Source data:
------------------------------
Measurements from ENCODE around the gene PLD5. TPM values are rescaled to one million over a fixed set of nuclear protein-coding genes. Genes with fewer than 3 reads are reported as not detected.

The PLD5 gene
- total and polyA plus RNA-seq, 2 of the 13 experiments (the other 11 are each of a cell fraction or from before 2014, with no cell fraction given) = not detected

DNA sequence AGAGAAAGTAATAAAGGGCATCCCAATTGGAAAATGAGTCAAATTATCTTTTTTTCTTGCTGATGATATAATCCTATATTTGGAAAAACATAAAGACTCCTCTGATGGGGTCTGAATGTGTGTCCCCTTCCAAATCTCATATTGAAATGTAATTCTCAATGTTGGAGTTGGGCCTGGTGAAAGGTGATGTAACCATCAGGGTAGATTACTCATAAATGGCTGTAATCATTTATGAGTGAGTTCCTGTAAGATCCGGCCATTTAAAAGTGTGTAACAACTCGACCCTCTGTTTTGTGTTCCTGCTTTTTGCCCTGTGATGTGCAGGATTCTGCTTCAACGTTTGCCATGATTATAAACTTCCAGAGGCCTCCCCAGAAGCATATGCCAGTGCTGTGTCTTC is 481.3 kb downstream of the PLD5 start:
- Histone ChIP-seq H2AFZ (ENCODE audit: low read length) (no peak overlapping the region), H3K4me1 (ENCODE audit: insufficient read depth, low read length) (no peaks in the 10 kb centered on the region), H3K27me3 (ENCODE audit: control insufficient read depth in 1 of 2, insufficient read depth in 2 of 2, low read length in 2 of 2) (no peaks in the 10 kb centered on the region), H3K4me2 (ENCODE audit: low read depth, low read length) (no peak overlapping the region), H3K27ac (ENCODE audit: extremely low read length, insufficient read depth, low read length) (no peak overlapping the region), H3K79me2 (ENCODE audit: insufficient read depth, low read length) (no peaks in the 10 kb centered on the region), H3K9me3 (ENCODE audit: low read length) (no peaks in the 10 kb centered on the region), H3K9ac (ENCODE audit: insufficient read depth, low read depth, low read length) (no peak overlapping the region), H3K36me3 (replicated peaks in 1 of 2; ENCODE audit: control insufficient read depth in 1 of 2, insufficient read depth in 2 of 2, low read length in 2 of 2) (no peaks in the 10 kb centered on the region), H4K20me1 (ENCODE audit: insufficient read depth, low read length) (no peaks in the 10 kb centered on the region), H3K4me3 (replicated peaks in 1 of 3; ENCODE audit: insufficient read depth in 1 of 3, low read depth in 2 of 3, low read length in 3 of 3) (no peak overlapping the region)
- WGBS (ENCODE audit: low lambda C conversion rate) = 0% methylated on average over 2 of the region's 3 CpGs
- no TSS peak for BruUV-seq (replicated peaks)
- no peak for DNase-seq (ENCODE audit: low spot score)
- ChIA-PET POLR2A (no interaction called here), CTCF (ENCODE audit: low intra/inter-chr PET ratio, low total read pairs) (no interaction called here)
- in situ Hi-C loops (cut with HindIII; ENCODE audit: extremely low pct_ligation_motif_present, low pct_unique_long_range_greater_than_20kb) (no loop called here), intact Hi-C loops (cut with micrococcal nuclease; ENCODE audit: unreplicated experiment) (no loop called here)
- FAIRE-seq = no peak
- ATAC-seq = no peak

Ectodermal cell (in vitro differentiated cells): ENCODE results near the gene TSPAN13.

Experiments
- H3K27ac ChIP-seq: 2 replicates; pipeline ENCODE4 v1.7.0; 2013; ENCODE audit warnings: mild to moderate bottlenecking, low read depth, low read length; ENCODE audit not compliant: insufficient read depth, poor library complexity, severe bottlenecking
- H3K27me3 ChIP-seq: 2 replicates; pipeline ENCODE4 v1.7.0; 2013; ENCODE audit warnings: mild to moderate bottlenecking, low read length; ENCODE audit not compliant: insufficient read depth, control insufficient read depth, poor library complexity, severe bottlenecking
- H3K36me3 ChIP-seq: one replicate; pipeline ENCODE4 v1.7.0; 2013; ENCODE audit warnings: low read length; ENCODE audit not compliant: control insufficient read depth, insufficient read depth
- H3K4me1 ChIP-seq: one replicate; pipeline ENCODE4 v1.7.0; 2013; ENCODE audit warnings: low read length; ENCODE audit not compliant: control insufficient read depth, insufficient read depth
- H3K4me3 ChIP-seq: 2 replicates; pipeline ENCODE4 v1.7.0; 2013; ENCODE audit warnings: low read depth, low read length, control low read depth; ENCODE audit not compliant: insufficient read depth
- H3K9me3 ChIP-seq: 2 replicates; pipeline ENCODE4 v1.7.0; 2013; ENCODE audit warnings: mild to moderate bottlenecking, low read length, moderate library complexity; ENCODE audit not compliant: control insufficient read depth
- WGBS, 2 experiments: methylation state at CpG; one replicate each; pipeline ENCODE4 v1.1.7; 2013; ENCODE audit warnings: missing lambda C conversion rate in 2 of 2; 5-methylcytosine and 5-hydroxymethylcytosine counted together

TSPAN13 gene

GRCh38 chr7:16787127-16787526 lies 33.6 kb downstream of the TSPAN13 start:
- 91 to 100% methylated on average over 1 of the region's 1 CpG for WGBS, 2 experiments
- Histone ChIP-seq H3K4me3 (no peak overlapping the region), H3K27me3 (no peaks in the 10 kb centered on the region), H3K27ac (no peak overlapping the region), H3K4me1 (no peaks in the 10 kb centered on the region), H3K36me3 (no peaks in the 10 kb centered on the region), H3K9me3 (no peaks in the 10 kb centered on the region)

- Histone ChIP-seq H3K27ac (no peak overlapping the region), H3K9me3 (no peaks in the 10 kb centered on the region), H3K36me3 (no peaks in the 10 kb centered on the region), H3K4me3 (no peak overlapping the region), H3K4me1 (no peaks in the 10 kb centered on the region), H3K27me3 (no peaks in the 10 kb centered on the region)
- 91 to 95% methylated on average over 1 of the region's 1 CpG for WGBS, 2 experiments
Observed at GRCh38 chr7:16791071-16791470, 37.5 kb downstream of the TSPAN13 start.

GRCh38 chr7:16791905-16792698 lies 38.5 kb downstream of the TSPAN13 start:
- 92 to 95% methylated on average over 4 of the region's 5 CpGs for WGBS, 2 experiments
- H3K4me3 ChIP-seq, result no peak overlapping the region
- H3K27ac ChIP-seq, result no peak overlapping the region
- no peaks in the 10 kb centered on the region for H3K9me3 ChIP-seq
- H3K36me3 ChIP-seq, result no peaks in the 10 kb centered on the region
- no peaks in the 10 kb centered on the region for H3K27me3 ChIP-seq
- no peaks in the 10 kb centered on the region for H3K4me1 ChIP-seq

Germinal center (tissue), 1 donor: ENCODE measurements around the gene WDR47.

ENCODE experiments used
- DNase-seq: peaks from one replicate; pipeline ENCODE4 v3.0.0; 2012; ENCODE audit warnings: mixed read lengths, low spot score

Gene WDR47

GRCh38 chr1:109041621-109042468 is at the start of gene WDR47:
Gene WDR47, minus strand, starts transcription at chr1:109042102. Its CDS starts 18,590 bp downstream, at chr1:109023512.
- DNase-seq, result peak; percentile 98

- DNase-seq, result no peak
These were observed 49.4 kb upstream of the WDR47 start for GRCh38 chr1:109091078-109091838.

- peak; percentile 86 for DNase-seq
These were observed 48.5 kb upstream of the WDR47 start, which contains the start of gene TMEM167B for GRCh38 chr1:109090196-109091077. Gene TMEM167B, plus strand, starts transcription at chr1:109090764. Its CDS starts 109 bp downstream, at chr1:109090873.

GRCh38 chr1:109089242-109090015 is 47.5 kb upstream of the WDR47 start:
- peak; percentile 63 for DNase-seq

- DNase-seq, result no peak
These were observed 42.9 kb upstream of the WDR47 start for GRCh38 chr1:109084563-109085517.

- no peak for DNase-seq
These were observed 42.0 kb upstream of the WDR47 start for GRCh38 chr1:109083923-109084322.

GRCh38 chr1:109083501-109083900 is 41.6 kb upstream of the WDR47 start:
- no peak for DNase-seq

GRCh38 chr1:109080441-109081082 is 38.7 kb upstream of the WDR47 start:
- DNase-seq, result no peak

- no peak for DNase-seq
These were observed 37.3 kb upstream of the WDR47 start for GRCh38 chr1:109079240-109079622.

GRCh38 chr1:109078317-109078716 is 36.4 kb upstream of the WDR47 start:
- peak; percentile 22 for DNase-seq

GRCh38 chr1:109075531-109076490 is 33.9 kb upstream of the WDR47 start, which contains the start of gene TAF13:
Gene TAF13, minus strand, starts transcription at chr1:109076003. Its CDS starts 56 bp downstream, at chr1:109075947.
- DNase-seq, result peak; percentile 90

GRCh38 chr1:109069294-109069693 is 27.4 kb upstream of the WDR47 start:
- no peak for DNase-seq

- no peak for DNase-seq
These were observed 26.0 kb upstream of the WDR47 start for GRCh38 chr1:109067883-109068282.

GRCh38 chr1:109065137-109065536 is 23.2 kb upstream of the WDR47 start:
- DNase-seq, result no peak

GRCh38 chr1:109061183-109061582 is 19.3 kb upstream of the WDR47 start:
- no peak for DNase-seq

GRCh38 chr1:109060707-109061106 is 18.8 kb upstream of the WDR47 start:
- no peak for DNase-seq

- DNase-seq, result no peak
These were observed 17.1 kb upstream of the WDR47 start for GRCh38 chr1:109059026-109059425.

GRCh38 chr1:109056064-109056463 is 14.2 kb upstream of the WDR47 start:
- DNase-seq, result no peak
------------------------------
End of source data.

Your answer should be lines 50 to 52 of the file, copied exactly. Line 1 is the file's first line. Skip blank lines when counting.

- DNase-seq, result no peak
These were observed 42.9 kb upstream of the WDR47 start for GRCh38 chr1:109084563-109085517.

- no peak for DNase-seq